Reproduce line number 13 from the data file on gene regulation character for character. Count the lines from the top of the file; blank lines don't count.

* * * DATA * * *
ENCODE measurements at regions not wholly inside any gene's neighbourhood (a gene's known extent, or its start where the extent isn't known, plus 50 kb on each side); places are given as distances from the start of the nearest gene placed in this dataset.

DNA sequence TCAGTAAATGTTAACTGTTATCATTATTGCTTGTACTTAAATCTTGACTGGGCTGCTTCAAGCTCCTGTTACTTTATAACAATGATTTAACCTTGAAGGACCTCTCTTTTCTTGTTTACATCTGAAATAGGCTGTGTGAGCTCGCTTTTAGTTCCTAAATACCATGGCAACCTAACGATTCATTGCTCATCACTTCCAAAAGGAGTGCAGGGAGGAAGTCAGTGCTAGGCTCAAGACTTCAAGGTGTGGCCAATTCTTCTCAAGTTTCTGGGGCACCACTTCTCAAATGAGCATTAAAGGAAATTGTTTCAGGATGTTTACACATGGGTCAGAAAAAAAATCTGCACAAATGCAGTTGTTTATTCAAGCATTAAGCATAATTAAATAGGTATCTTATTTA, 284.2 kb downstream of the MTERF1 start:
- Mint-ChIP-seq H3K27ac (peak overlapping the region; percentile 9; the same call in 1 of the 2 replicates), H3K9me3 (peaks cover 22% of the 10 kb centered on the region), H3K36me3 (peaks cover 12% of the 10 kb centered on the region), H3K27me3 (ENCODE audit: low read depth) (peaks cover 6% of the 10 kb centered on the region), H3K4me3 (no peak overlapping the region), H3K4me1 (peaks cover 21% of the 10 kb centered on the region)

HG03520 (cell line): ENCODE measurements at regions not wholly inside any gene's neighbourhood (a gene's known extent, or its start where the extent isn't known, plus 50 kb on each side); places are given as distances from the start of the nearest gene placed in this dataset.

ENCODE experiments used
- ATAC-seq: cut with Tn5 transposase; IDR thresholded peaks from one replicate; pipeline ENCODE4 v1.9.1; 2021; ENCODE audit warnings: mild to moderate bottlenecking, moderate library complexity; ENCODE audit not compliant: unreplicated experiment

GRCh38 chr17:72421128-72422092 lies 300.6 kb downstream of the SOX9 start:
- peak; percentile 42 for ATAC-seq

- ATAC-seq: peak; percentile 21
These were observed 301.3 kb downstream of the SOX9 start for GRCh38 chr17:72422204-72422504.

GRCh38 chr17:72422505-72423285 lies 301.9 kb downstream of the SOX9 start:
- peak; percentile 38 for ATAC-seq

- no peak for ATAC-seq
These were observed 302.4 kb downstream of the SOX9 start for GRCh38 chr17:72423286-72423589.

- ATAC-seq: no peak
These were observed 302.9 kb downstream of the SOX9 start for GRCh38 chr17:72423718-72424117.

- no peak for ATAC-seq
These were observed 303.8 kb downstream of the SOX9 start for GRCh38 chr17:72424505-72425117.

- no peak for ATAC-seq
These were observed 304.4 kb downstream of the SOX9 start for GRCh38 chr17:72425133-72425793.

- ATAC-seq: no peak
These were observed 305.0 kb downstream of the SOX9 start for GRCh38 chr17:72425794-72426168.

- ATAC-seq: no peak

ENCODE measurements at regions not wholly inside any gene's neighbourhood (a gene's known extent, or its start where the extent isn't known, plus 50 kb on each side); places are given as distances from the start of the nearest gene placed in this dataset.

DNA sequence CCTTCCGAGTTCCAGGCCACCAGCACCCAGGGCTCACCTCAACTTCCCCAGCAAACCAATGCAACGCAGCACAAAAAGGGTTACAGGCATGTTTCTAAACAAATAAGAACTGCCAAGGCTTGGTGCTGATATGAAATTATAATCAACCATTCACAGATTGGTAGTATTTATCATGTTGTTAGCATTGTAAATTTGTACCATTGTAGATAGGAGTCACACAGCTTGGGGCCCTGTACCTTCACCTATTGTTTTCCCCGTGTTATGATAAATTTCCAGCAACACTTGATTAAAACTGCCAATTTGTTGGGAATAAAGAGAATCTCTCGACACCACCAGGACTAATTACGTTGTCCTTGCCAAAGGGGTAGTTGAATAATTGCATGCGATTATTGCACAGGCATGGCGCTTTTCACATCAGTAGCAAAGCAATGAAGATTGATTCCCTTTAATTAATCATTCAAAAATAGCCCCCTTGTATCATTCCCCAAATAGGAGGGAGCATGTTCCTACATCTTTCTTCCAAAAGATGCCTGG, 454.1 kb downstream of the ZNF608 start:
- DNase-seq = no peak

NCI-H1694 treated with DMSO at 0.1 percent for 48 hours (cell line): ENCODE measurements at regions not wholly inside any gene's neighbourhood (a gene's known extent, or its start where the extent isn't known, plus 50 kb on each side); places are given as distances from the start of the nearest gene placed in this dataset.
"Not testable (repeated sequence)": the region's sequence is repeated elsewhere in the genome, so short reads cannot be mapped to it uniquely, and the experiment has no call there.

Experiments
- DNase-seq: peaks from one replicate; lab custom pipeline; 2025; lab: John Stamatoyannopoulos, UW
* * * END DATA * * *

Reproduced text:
- no peak for ATAC-seq